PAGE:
Approaching a testing project without a proper plan in place is likely to cause problems and create headaches for you later down the line. Why do we test so comprehensively? Because it saves time and more importantly money. With that in mind, whether we are building in Umbraco or WordPress etc, we create a fully comprehensive and customized testing plan for each project we do and we do this using task boards in asana. This may look daunting at first but when you realise it covers just about anything that can go wrong with a site build, it is worth the extra time and the final product will reflect this. If you are known for good, reliable work as an agency or even freelancer, this reputation will pay you back in the future.
Below is a screengrab of our full testing plan on asana, each column is set up as a number of different tasks which are completed and checked off before moving onto the next column.
The first column comprises of Testing specification tasks, this is important information about the project which is gathered and recorded for reference while testing such as CMS logins, key pages and journeys, lists of URL’s, designs and visual references etc. All this information is gathered before testing has started.
After the first column has been completed we move onto the second which is SEO/Performance. This is where we check such things as Redirects, Robots.txt file and run tests such as Screaming frog to check for 301’s, 404’s etc.
The next column is Security. This is where we run Mozilla Observatory, SSL security test and verify the HTTPS certificate of the site.
After this we move onto Design Validation. Here we compare the new site with the site designs and any variation, no matter how seemingly insignificant, is recorded as an issue. We also test based on a list of the most popular used browsers and devices which we update every two months. You can find these lists that are based on business size here. Any extra devices or browsers needed to be tested on are discussed with the client and extra time negotiated to cover this.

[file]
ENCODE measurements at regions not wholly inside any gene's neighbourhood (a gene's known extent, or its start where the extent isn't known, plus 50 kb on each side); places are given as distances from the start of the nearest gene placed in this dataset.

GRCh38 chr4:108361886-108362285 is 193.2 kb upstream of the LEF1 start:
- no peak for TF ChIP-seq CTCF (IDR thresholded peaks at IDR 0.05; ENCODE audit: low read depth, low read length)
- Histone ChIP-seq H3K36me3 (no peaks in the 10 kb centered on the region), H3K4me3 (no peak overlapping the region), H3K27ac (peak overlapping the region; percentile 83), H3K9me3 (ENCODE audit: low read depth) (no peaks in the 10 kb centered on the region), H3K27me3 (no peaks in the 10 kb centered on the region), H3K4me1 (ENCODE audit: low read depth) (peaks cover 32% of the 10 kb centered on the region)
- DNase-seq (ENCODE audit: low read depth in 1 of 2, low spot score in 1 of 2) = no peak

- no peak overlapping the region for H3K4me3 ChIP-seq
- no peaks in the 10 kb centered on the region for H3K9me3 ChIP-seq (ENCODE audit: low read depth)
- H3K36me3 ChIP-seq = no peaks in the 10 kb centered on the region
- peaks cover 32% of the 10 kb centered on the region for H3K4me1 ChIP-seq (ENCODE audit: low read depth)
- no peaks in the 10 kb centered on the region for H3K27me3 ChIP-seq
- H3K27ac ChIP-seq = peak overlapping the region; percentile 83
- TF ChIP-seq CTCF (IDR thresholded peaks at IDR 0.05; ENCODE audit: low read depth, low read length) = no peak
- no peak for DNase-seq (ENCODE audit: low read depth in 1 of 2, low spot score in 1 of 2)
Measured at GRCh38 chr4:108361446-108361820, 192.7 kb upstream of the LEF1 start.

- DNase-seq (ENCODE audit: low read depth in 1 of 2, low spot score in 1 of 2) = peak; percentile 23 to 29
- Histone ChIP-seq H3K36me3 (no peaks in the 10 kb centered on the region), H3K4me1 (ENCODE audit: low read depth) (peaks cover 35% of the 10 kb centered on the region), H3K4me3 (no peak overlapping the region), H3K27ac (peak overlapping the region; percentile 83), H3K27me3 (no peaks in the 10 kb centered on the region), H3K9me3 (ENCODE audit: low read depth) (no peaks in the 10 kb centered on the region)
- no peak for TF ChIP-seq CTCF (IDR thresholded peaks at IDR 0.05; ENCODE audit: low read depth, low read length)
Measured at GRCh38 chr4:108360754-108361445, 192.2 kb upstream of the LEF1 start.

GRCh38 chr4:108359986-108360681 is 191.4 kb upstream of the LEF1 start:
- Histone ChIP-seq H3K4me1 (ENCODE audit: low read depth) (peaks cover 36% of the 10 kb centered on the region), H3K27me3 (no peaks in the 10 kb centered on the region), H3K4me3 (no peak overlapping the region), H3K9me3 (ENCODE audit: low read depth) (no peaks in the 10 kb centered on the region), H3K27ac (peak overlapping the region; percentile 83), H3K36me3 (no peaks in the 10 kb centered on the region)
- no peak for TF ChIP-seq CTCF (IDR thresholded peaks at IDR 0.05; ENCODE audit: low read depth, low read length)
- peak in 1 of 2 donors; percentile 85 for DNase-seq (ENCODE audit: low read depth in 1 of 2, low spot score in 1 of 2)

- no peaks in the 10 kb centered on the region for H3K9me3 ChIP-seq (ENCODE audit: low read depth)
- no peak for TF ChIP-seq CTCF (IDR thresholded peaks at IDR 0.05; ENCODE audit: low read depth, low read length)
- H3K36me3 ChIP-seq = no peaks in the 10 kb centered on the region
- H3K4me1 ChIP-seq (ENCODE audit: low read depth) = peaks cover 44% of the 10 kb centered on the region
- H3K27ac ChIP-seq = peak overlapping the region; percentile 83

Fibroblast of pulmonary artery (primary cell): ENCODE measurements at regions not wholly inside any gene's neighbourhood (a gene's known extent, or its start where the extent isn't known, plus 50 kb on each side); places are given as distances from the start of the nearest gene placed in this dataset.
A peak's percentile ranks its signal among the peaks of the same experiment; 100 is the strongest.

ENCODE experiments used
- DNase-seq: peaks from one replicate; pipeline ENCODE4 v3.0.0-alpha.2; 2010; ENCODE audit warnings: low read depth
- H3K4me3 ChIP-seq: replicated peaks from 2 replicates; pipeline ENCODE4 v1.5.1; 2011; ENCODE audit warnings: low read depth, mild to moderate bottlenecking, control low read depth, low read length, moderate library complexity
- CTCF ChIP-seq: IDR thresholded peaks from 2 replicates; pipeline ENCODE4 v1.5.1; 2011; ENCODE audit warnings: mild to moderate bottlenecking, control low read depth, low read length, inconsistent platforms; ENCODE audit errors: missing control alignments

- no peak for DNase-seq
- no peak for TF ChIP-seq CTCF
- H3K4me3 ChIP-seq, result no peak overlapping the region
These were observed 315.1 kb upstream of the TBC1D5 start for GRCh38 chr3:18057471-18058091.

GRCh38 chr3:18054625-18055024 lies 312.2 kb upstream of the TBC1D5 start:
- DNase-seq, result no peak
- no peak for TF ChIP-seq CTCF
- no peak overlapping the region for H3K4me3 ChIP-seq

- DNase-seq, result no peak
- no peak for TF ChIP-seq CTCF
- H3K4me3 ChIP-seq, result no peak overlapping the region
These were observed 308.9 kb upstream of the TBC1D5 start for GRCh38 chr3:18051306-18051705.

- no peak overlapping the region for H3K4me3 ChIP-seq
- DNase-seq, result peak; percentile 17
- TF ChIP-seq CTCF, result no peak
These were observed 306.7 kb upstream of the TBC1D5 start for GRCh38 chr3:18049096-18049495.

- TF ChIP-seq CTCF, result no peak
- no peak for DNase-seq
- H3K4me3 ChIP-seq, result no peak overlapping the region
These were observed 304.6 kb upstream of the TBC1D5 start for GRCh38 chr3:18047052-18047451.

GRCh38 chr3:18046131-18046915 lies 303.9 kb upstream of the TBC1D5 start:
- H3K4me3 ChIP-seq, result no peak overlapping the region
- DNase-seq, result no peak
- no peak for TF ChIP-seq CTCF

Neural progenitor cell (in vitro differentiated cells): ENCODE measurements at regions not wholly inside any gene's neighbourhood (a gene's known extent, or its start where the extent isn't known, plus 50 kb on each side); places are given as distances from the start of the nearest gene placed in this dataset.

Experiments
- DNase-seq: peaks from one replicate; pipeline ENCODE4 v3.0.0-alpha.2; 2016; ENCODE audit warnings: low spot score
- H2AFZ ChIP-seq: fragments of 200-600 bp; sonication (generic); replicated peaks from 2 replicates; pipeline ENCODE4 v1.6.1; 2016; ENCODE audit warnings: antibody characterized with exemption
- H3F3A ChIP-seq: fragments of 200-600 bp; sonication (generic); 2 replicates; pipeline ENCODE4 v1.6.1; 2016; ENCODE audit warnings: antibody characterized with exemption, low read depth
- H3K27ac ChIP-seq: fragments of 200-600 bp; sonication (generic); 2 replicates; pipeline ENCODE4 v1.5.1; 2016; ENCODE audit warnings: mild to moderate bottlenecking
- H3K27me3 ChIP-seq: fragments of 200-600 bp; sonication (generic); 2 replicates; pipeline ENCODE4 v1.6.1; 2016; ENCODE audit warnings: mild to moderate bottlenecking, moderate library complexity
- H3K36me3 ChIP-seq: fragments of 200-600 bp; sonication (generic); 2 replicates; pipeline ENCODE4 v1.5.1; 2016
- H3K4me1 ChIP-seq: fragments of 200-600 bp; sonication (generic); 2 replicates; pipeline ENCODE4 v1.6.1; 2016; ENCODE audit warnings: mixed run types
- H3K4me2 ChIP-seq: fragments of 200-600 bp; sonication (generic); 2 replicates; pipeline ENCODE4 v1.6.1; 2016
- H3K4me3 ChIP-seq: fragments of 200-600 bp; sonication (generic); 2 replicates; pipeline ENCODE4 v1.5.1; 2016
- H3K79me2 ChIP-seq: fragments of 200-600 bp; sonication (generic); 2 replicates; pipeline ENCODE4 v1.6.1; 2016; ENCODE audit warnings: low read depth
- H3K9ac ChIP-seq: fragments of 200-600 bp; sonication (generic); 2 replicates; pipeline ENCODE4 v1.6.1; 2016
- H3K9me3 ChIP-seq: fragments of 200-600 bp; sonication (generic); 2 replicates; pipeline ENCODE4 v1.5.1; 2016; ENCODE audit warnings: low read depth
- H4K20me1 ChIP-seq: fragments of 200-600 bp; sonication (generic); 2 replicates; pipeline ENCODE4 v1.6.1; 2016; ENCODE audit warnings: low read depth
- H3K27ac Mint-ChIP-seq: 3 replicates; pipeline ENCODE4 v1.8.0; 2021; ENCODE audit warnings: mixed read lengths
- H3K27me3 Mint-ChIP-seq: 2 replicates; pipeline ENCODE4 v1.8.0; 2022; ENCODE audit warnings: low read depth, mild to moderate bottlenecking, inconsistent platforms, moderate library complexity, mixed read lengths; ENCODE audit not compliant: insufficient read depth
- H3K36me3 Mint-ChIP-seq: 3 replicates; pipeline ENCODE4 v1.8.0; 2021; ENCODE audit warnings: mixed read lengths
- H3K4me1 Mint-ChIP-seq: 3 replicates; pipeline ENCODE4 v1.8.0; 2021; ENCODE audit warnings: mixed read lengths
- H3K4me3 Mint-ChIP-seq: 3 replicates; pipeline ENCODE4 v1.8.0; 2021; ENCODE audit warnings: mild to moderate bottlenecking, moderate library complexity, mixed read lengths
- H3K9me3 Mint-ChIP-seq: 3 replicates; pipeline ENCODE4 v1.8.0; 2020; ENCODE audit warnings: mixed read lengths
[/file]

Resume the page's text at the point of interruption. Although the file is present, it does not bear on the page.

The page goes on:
Functional testing is next which covers site search, social feeds, user logins, checkout journeys, maps, 404 pages and form submissions.
Finally back office testing, which covers all CMS related functionality such as media libraries, content publishing and errors.
There is another column on the end of this testing regime that we call ‘Improvements’, this is where we record any observations of site aspects we think could be improved either at that time or potentially in the future. These can then be presented to the client for their consideration.
This testing plan has so far proved to be an effective solution to a testing process that we have refined over the years. If you are looking for a solid plan for your testing projects, then you can’t really go wrong by following this formula.
If you are interested in our digital services, including full site testing then get in touch with us by clicking here.